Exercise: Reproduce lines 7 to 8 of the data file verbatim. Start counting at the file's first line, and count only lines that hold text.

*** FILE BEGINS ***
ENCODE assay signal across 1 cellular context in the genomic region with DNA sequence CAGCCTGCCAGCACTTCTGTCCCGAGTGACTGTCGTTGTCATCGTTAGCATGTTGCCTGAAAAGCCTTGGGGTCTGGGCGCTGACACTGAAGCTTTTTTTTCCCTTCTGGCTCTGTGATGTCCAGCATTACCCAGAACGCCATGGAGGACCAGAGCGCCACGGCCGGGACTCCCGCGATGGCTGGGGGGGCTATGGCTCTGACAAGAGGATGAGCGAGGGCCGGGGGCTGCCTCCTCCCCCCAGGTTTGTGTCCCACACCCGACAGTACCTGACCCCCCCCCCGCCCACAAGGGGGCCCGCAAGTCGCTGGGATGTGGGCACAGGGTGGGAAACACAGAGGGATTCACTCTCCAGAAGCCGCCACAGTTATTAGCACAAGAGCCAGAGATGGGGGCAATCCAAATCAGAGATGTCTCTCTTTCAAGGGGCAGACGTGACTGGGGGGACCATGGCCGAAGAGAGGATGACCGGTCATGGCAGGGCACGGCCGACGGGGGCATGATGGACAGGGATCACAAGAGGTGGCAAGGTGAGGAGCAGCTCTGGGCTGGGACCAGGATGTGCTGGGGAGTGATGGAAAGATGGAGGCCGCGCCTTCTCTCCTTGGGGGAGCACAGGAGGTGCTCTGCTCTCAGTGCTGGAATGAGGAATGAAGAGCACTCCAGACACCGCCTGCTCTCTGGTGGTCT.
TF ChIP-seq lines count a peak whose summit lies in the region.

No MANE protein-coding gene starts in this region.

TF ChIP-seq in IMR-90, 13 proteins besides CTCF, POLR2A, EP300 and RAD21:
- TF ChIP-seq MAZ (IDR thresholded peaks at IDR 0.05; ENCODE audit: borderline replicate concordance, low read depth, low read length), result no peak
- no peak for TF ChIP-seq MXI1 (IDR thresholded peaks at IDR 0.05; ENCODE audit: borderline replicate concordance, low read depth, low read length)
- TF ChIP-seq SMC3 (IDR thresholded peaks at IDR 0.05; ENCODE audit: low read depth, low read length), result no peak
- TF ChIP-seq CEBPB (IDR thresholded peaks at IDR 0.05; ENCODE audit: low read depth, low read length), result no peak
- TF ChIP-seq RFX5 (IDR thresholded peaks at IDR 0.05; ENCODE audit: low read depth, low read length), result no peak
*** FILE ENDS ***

- TF ChIP-seq SMC3 (IDR thresholded peaks at IDR 0.05; ENCODE audit: low read depth, low read length), result no peak
- TF ChIP-seq CEBPB (IDR thresholded peaks at IDR 0.05; ENCODE audit: low read depth, low read length), result no peak